Kristen Windmuller-Luna is the Collections Research Specialist in African Arts at the Princeton University Art Museum, where she is responsible for increasing core knowledge of the collection. Trained in all periods of African art and architectural history, she specializes in the early modern period, with a focus on Christian Ethiopian. Her research centers on cross-cultural exchange, early globalization, transcultural art, and the depiction of non-Western cultures in museums and popular media.
In September 2016, she successfully defended her dissertation Building Faith: Ethiopian Art and Architecture during the Jesuit Interlude, 1557-1632. Based on research conducted in Ethiopia, Italy, and Portugal, the project considers the relationship between Roman Catholic and Ethiopian Orthodox art and architecture in early modern Ethiopia. She is currently at work on several new projects, including a revision of her dissertation and a project on the links between Ethiopian Orthodox painting and the global textile trade. She is also completing an article on the relationship between foreign design, native labor, and local agency in early modern Christian Ethiopian architecture.
Kristen has presented papers on African art and architecture and related topics at conferences and scholarly events held in the United States, Europe, and Africa, in addition to giving frequent gallery talks at museums in the New York metropolitan area. She was the organizer of the Department of Art and Archaeology’s 2012 graduate student conference “The End of the –ist and the Future of Art History.”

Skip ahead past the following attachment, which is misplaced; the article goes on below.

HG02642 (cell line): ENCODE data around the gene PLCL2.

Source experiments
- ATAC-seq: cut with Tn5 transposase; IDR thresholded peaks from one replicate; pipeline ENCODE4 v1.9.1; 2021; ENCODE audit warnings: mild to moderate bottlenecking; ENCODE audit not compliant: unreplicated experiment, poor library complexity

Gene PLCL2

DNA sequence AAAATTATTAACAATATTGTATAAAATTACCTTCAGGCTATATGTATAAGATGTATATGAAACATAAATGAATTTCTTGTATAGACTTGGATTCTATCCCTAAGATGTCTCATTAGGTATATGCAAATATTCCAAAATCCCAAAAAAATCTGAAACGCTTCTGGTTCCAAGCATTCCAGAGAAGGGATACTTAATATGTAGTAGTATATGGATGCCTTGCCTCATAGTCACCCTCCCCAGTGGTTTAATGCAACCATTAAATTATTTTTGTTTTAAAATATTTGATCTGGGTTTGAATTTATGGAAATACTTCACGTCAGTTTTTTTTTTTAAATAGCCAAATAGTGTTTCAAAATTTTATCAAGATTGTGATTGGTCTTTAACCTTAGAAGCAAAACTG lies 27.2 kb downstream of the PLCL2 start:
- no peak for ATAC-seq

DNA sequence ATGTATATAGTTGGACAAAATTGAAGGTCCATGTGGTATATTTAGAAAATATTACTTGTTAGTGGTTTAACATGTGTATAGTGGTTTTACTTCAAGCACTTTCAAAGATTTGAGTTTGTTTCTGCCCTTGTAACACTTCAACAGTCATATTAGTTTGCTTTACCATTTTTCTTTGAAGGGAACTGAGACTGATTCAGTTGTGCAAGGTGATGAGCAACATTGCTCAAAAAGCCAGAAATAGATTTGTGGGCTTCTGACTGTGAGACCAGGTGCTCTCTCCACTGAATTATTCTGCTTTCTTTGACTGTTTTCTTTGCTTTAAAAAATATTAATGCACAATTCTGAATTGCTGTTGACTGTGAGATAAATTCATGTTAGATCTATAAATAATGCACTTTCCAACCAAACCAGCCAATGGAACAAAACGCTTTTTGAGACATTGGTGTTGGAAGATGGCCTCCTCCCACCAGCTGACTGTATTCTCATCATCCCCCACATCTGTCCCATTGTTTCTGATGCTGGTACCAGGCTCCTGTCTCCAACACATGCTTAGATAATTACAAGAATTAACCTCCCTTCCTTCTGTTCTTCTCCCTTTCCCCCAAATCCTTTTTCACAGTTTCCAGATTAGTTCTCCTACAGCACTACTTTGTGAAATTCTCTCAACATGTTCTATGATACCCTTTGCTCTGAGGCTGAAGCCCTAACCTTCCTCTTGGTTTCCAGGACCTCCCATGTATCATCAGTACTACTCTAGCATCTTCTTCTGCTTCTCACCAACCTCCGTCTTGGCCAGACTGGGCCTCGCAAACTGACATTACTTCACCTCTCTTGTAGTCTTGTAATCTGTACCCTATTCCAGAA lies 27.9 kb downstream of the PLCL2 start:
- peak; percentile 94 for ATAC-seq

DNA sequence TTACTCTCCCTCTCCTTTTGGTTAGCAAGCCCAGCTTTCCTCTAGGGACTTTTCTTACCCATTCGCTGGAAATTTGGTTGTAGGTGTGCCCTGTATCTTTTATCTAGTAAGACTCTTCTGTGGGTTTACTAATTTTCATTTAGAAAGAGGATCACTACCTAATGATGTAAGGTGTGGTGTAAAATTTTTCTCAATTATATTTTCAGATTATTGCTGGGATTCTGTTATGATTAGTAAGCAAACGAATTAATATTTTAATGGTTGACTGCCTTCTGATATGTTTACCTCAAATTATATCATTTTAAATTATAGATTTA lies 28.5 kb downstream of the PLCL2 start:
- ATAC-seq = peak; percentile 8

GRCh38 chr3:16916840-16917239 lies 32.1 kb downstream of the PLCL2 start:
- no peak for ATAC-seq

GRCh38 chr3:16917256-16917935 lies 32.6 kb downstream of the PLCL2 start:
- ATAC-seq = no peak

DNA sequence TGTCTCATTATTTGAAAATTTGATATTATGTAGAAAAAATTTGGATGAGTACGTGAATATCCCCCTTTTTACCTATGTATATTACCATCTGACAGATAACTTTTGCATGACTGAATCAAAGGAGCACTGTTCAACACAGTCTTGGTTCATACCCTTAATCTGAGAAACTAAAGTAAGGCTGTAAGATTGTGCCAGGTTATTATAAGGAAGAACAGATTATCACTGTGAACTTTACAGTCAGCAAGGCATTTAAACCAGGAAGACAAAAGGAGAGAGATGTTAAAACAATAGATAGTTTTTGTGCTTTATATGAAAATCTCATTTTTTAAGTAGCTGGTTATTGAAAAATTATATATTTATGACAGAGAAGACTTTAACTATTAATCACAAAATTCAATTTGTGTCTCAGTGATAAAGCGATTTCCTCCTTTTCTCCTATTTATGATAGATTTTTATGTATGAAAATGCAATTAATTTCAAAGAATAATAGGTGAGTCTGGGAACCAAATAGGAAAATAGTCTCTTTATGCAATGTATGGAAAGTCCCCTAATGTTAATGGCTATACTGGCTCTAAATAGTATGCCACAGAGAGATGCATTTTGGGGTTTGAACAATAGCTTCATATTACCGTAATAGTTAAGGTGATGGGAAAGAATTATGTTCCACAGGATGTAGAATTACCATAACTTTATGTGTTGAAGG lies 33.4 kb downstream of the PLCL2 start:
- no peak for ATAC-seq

Previously, she has worked at several art museums, including the Metropolitan Museum of Art (2015-2016 Sylvan C. Coleman and Pam Coleman Fellow), the Princeton University Art Museum (Mellon Research Assistant and McCrindle Intern), the Neuberger Museum of Art, and the Renee and Chaim Gross Foundation, where she curated the 2012 exhibition Life in Miniature: Asante Goldweights and African Sculpture from the Collection of the Renee and Chaim Gross Foundation. Kristen recently appeared in the 2017 PBS series Africa’s Great Civilizations, and lectures on African arts regularly at the Met.
Kristen received her PhD and MA from Princeton University, and a BA in the History of Art from Yale University.
“Blueprints for the future? Negotiating Contemporary African Architectures at the Louisiana Museum of Modern Art (Denmark),” Nka: Journal of Contemporary African Art 40 (May 2017).
“Metropolitan Sketchbook: A Fellow’s Year in Drawings,” Now at the Met blog (New York: The Metropolitan Museum of Art, March 30, 2017).
“Giulio Romano’s The Little Holy Family in Africa: Identifying an 18th-Century Ethiopian Painting,” Journal 18: a journal of eighteenth-century art and culture (December 2016).
“The Kingdom of Kongo” catalogue essay contributor with John Thornton, in Kongo: Power and Majesty (New Haven: Yale University Press/The Metropolitan Museum of Art, 2015).
“Guerra com a lingoa: Book Culture and Biblioclasm in the Ethiopian Jesuit Mission,” Journal of Jesuit Studies 2.2 (2015).
“Uche Okeke: Works on Paper, 1958–1993 (Review),” Ufahamu: A Journal of African Studies (UCLA) 38: 2 (2015).
“The Rock-hewn Churches of Lalibela, Ethiopia;” “Monumental Architecture and Stelae of the Aksumite Empire;” and “Ethiopian Healing Scrolls,” Heilbrunn Timeline of Art History (The Metropolitan Museum of Art, 2014-2015).
“Royal Treasures of the Asante Court,” Princeton University Art Museum Magazine (Summer 2014).
“A Nigerian Song Literatus: Chinese Literati Painting Concepts from the Song Dynasty in the Contemporary Art of Obiora Udechukwu,” Rutgers Art Review 29 (2013).
Life in Miniature: Asante Goldweights and African Sculpture from the Collection of the Renee and Chaim Gross Foundation (Renee and Chaim Gross Foundation, 2012).